C-stores generate 80% of their overall sales from two commodities—gasoline and tobacco—that also happen to provide less than one-half of the channel’s profits. How do you create customer and employee loyalty to the other 20%? By transcending expectations.
Chip Conley, founder of independent hotel company Joie de Vivre, asked attendees at the opening general session to consider the similarities between his business and theirs. Both hotels and convenience retail are service industries. They both face grueling competition from traditional competition, as well as “disruptors” who appear to come from nowhere. And both have a workforce that is paid an hourly rate, typically has no higher-education experience and serves in what detractors consider “dead-end jobs.”
With hurdles such as these, how can convenience retailers even hope to come out ahead? It’s simple: Don’t limit yourself. “A great hotel is more than a bed,” Conley said. “A great c-store is more than convenience.” Rather, it is about strong company culture, providing a place for employees to live up to their potential, and winning strong customer loyalty.
For example, Southwest Airlines is widely admired for its strong company culture and enthusiastic employees. Several years ago, during the recession, Conley was on a Southwest flight and noticed that the airline’s CEO, Gary Kelly, just happened to be passing out peanuts to customers—most of whom had no idea who he was. After Kelly finished his task and retreated to the back of the plane, Conley introduced himself and began picking his brain. One of his questions: Why didn’t Southwest introduce baggage fees as the other airlines did during these economically troubled times?
Kelly’s response: After the other airlines began charging customers to check bags, these same customers started bringing more bags onto the planes as carry-ons as a way to avoid paying the baggage fees. Boarding a plane soon became a much more laborious affair for airline employees. In effect, the move turned flight attendants into baggage handlers and made their customer service responsibilities even more difficult to fulfill. It was a strategic error that crippled employee morale.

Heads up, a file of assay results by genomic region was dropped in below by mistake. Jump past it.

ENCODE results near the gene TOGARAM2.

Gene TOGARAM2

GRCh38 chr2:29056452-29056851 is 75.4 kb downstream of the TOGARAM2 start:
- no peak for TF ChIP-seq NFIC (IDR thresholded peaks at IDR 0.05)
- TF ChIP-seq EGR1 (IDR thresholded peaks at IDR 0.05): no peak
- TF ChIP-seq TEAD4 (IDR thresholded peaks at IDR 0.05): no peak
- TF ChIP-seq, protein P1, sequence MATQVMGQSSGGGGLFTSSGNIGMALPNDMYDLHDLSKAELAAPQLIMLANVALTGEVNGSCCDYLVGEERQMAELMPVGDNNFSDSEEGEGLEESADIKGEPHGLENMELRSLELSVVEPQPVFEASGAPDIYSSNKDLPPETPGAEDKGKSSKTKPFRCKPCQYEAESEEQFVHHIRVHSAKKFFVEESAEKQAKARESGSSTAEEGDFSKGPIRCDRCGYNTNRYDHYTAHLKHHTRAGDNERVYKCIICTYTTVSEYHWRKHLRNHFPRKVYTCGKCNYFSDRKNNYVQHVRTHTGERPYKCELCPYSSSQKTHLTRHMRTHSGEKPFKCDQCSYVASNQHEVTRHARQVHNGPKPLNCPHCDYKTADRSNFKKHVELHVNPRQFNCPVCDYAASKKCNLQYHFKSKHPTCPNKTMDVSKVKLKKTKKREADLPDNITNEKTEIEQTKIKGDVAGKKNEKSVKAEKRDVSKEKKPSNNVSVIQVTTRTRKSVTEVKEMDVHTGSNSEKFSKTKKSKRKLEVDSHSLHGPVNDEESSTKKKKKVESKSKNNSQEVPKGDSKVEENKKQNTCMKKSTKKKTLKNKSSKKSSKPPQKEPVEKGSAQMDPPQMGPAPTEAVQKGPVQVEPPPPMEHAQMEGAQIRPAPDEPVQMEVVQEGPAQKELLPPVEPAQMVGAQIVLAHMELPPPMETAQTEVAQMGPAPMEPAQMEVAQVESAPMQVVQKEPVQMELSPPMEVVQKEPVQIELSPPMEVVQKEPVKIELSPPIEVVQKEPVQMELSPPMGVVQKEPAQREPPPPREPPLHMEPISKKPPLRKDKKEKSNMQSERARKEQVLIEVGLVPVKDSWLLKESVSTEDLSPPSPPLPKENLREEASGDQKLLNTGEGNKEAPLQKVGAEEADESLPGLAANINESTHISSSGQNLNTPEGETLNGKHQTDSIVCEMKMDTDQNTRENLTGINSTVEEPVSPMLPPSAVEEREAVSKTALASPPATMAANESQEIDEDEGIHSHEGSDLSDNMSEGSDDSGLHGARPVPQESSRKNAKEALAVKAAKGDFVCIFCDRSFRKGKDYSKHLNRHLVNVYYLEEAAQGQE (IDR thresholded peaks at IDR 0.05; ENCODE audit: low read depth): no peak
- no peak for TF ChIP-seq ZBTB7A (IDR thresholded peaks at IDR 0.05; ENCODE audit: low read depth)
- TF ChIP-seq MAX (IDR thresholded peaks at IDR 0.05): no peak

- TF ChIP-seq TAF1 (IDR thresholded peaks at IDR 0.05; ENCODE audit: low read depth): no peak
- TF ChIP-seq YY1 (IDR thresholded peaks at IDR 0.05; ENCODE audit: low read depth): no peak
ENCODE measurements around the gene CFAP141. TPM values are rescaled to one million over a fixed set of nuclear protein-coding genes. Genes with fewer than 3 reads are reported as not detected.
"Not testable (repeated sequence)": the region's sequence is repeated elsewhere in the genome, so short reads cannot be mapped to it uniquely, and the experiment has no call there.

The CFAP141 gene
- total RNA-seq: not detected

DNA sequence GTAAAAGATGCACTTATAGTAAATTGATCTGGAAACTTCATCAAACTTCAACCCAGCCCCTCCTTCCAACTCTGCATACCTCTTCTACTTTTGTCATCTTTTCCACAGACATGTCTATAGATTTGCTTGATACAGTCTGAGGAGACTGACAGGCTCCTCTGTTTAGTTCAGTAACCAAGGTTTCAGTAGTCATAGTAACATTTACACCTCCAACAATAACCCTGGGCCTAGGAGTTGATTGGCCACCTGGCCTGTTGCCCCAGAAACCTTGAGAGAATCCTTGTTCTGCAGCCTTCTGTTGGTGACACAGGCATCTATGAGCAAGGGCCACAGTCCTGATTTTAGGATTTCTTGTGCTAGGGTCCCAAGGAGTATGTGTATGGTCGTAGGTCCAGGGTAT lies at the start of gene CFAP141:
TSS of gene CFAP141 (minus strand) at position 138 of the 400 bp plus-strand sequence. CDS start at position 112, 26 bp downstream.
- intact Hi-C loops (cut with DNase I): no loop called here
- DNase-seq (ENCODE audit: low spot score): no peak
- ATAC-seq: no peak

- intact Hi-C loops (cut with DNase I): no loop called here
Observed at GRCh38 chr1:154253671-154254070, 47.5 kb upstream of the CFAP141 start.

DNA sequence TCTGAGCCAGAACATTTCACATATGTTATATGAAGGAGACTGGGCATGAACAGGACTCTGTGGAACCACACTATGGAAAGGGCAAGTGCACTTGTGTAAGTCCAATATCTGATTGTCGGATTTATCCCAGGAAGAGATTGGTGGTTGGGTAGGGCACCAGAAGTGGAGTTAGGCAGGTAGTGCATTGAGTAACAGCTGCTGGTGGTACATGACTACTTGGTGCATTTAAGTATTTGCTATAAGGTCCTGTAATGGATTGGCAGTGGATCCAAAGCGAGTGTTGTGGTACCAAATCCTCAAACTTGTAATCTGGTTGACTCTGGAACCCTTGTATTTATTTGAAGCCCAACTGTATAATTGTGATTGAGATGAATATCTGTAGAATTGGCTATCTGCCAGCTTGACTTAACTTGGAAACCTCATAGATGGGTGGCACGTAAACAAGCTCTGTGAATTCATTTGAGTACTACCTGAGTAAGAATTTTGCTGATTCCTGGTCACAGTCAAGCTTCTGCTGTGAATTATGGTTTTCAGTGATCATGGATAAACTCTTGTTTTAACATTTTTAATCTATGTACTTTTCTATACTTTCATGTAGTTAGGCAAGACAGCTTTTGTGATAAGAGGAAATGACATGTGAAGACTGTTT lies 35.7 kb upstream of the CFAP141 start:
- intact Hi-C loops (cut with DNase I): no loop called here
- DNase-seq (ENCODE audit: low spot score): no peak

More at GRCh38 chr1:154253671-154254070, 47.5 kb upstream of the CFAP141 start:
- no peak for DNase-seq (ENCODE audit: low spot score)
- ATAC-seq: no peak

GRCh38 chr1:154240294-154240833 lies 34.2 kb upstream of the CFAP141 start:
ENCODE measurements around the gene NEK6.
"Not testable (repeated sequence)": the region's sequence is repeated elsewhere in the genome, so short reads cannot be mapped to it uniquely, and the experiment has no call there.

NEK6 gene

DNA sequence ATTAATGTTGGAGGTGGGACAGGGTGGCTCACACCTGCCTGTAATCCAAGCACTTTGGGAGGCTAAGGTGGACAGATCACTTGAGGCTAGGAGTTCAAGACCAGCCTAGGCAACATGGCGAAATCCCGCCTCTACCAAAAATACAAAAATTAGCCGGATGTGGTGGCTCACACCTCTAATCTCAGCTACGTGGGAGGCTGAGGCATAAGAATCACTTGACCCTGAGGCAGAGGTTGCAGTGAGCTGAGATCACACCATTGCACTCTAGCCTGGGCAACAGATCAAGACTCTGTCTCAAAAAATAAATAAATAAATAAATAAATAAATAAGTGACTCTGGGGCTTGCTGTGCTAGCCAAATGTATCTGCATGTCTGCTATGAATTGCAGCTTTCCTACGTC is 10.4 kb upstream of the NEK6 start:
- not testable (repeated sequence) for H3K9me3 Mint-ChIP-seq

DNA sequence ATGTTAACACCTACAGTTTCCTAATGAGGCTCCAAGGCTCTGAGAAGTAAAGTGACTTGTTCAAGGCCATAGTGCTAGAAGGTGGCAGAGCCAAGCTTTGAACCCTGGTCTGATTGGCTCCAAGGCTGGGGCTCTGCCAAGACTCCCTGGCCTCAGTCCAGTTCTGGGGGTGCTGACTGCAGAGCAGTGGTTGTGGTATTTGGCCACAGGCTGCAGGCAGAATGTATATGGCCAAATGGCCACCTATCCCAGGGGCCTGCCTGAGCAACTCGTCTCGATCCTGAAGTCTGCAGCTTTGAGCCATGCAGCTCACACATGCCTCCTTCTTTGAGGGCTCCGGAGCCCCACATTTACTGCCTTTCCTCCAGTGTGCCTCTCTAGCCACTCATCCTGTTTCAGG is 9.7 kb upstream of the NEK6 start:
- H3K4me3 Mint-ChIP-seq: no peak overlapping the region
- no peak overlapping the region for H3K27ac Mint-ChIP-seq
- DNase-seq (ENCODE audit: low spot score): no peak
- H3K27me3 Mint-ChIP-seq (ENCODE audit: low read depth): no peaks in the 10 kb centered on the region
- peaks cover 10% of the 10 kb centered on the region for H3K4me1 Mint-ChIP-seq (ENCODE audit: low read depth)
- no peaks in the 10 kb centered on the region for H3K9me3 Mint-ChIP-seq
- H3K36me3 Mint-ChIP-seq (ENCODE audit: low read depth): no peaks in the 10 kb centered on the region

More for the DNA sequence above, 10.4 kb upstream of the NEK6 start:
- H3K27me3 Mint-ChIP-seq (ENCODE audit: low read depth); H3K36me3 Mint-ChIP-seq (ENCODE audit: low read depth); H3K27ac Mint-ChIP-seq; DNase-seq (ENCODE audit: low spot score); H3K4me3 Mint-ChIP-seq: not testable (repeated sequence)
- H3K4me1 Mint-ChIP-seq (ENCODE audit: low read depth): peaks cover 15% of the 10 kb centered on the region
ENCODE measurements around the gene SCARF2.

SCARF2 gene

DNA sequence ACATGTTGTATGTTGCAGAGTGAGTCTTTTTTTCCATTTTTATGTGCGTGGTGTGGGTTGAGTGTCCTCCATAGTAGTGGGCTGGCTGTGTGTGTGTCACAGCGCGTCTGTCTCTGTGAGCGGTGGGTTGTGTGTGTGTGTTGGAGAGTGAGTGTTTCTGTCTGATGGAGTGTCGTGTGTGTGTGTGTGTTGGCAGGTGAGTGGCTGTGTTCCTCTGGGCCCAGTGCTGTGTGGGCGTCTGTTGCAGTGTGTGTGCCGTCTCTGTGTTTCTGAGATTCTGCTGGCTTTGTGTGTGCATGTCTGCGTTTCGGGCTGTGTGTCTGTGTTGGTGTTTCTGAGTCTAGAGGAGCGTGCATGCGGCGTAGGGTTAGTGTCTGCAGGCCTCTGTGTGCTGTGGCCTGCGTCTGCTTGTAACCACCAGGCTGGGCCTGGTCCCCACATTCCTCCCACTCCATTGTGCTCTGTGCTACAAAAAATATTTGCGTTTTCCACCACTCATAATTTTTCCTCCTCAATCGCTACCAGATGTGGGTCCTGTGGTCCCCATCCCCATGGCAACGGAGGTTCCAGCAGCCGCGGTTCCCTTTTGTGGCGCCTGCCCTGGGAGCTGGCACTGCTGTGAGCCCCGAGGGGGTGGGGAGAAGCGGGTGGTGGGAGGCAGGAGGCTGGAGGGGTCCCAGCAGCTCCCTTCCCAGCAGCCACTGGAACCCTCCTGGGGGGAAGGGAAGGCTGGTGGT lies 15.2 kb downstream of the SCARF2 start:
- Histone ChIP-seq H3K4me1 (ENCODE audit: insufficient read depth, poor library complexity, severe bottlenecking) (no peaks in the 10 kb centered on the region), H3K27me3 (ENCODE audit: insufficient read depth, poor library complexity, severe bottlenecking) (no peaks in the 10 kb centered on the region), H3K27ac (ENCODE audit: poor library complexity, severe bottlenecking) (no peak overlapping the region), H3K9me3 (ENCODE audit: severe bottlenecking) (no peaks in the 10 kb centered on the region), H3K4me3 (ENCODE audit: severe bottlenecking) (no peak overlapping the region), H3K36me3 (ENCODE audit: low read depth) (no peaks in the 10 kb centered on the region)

“The sign of a great leader in business,” Kelly told Conley, “is know how to get out of the way and let employees live their calling.”
To provide a path toward building Joie de Vivre into an employee-focused culture, Conley adopted psychologist Abe Maslow’s “Hierarchy of Needs,” a pyramid that shows the different steps toward reaching true work happiness, or self-actualization. As you move up Maslow’s pyramid, you move toward a more representative version of yourself. In essence, it was a map for employers to help employees attain the old Army slogan “Be all you can be.”
While Maslow’s pyramid was designed for people in mind, Conley saw its potential use for businesses. “If humans can be self-actualized, why not a company?” he said.
For Joie de Vivre, Conley created a hotel hierarchy of needs, with the basic physical needs of the customer—a comfortable, clean bed—at its base. At the top is identity refreshment. Around this, the hotel company built boutique concepts based on magazines that personified their potential clientele. For example, one hotel had Rolling Stone as its touchstone, and another had The New Yorker.
For c-stores, the hierarchy of needs has convenience at its base, ascending to friendliness and then serving customers’ unrecognized needs. Conley shared the example of a c-store he frequents. The store’s owner asked Conley what items he would like him to stock. After Conley suggested a few—vitamins, protein bars—the retailer stocked them. This same operator had in fact asked all of his 25 top customers this question and delivered where he could. The result: All of them, including Conley, shared their positive experience with friends.
“When you provide something unexpected,” said Conley, “you create more loyalty.”